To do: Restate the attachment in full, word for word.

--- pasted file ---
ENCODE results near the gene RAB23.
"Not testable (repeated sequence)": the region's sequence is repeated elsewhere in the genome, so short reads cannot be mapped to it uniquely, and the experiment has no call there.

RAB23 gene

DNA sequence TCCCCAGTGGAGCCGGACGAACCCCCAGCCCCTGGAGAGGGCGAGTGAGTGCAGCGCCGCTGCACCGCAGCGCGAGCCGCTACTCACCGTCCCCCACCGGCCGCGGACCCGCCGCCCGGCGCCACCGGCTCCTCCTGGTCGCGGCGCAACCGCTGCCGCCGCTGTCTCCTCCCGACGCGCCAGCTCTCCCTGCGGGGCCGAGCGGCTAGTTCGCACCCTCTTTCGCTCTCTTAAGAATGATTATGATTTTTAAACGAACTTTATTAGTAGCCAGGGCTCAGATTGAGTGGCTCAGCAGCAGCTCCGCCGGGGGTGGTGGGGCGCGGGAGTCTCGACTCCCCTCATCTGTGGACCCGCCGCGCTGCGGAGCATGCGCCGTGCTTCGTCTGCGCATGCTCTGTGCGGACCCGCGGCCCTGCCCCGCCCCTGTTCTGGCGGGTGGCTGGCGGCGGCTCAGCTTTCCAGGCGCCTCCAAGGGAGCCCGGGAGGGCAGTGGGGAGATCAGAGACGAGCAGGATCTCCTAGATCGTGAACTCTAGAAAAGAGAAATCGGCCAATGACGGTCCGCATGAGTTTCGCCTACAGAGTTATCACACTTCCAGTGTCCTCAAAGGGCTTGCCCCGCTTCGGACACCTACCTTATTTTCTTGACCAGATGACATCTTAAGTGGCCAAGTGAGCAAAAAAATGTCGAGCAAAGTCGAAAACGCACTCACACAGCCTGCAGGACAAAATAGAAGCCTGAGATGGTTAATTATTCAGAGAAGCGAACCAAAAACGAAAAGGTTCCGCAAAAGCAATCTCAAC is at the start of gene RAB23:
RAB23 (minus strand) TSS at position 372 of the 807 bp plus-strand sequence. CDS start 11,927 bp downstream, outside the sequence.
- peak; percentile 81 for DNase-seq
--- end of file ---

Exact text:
ENCODE results near the gene RAB23.
"Not testable (repeated sequence)": the region's sequence is repeated elsewhere in the genome, so short reads cannot be mapped to it uniquely, and the experiment has no call there.

RAB23 gene

DNA sequence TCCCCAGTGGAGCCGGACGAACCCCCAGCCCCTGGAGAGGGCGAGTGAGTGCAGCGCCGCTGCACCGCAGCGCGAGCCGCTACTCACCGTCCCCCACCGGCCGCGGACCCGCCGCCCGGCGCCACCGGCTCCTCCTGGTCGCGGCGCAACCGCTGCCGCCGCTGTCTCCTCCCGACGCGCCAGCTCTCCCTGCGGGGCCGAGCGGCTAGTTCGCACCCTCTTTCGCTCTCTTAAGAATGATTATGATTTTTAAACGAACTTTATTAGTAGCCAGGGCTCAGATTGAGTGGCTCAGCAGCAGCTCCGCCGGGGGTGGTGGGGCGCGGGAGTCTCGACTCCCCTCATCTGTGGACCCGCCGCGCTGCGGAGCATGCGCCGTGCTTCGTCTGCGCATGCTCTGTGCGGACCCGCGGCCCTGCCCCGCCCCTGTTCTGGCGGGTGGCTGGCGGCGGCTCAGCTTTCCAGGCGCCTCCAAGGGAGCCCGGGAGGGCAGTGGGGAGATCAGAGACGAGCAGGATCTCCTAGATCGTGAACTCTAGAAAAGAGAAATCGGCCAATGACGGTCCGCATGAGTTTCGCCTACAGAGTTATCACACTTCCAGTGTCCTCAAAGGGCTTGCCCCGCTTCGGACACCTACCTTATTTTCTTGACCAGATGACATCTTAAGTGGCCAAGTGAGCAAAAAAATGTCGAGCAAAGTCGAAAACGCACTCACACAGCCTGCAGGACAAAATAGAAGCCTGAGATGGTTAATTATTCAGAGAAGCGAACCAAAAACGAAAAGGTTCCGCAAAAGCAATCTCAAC is at the start of gene RAB23:
RAB23 (minus strand) TSS at position 372 of the 807 bp plus-strand sequence. CDS start 11,927 bp downstream, outside the sequence.
- peak; percentile 81 for DNase-seq